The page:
Nicholas Mann’s brief from his Auckland client was to design a new Home and not a Bach in the hinterland of Pakiri, north of Auckland. The client’s busy life in Auckland and ability to work from home meant that this house was to be a retreat to escape to in a beautiful remote part of the country. The brief was for a modern take on a barn that made the most of the views over the sea to Little Barrier Island (north eastern aspect). The outlook to the sea is 180 degrees and being situated at the top of the hill, also allowed for stunning sights back over native bush to the southern and western aspect.
Nicholas’ design vision included a strong wide tray profile that took into consideration the client’s budget considerations that did not extend to a traditional standing seam. Steel & Tube ST963 was an ideal choice as it offered the wide 230mm swaged pan with performance strength in the face of strong winds from the sea.
Nicholas felt that the bigger dwelling was balanced by ST963’s wide pan profile which also became a visually appealing cladding feature. The Rosenfeld Kidson profile in Vertical Shiplap Cedar weatherboard complemented the wide pans and high rib of COLORSTEEL Flaxpod ST963 and brought to life a modern interpretation of the barn like structure the client desired. AO Architecture, based in Christchurch, has found the post-earthquake building environment has increased demand for lightweight profiled metal for roofing and more recently for cladding as cost-effective options.
The dwelling sits at the highest point of the surrounding rolling hill which has offered privacy despite the open nature of both site and home. The building platform has been embraced by spreading the house along the site, opening it up to be both bathed in sun as well as a prime seat to watch the wild weather roll in from the ocean. Given the size of the site, each space within has been graced with both views, sun and connection to nature.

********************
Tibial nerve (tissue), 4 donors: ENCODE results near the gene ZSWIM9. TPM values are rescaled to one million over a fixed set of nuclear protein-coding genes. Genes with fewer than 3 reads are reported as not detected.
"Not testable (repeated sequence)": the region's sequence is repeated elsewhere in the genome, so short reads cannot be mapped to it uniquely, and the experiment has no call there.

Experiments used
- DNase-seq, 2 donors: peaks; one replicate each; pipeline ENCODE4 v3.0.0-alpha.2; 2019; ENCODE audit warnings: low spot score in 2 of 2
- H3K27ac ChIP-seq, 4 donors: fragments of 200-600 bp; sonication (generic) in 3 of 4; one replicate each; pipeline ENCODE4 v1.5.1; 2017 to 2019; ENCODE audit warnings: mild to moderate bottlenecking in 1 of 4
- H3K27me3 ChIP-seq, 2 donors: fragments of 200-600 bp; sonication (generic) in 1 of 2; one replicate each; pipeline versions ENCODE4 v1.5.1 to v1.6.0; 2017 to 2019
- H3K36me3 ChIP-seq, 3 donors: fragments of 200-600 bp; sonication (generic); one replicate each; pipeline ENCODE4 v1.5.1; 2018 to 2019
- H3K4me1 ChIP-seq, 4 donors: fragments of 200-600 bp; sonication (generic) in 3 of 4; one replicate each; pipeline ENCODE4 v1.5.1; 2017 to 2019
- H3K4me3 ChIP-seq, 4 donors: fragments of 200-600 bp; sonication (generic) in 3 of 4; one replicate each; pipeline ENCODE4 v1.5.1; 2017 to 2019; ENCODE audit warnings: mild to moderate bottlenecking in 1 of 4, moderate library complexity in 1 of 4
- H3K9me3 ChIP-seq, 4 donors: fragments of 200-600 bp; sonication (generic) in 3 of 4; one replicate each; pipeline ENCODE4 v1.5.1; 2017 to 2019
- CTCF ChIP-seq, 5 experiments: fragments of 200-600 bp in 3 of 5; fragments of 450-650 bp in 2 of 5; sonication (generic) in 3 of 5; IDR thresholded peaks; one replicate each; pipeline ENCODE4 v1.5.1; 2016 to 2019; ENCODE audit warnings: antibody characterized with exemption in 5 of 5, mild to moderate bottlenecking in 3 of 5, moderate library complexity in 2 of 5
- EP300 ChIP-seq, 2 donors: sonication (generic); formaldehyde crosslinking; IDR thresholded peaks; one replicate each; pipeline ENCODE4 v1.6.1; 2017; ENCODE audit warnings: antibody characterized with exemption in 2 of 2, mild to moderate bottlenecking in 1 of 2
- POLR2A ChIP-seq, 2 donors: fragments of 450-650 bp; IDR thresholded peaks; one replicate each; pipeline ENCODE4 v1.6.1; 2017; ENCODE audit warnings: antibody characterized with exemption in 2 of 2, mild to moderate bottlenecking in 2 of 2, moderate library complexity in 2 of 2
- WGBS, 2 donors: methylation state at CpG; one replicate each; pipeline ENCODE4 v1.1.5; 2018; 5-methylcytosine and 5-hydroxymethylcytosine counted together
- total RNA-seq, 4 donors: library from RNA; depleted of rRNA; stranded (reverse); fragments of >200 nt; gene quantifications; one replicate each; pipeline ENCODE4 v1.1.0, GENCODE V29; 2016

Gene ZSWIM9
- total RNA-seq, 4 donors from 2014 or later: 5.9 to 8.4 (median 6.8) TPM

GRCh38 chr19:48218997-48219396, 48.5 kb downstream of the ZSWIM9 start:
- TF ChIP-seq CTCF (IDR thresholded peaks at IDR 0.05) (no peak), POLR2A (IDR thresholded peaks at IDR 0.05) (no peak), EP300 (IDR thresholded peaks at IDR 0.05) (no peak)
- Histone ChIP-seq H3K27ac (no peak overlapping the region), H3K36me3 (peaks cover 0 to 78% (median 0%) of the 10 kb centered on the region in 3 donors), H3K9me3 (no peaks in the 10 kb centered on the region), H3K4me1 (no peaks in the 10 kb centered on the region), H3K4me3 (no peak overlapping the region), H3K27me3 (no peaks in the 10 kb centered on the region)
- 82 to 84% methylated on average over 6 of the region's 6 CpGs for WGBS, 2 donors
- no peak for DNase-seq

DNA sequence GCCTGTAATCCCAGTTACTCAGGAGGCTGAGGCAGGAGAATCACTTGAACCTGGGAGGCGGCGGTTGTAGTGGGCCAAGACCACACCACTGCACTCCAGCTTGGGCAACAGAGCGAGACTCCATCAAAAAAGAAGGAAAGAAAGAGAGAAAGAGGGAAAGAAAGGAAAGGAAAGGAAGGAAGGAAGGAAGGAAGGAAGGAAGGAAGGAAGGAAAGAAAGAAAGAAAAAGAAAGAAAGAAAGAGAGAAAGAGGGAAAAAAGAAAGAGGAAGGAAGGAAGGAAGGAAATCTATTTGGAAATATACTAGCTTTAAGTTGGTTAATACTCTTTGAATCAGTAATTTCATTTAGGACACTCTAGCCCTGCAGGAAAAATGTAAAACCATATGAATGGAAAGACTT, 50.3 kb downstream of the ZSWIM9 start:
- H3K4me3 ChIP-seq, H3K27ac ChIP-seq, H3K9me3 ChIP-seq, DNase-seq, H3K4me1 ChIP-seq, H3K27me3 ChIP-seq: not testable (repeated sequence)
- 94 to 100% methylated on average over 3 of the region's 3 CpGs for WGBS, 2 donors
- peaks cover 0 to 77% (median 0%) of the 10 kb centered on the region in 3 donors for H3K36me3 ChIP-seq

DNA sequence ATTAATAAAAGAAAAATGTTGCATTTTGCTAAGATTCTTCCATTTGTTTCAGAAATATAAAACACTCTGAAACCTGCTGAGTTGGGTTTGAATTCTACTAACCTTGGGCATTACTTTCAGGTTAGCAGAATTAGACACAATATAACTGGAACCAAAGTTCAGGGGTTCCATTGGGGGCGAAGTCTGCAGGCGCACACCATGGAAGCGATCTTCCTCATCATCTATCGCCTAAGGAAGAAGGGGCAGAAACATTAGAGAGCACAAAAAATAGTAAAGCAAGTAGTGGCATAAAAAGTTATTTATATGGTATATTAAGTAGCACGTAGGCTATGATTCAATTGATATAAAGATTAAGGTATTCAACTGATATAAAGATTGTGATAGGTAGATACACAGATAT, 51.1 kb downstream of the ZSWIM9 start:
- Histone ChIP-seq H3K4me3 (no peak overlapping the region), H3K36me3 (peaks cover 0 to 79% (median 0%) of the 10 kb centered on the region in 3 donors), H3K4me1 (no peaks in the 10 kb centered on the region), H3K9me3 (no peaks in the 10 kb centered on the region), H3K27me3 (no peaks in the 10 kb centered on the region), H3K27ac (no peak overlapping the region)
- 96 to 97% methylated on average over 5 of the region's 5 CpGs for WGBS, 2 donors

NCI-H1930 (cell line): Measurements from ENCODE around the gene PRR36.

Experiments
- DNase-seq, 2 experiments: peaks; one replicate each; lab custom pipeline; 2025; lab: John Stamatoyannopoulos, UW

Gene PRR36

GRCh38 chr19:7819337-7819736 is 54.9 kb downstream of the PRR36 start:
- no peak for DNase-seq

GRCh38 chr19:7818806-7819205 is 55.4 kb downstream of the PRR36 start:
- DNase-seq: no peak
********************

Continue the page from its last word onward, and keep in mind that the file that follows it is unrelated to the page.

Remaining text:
The home took the standard gable pitched roof, rectangular shaped barn and splayed it out along the site with a series of smaller forms that retain the overall simplistic form. This allowed each space to make the most of the preferred views with a single depth design. Separating the roof form and floor plate helped site the dwelling upon the hill with a more appropriate scale. The proportions were further controlled by removing the garage gable from the main house and rotating it, and also giving additional height to the main bedroom gable. The large amount of glazing on the northern side and limited glazing on East, West and Southern faces helps with the solar gains on the concrete mass. The addition of solar panels to the north facing roof supported the energy demands of a large house. The single depth spaces allow for cross ventilation for cooling.
Architecture: Nicholas Mann (AO Architecture)
Photography: Right Angles Photography, Stephen Entwisle
Builder: R & B Builders
Roofer: Mark Dando Roofers
Roof and Wall Cladding: Steel & Tube ST963 Flaxpod in COLORSTEEL Endura.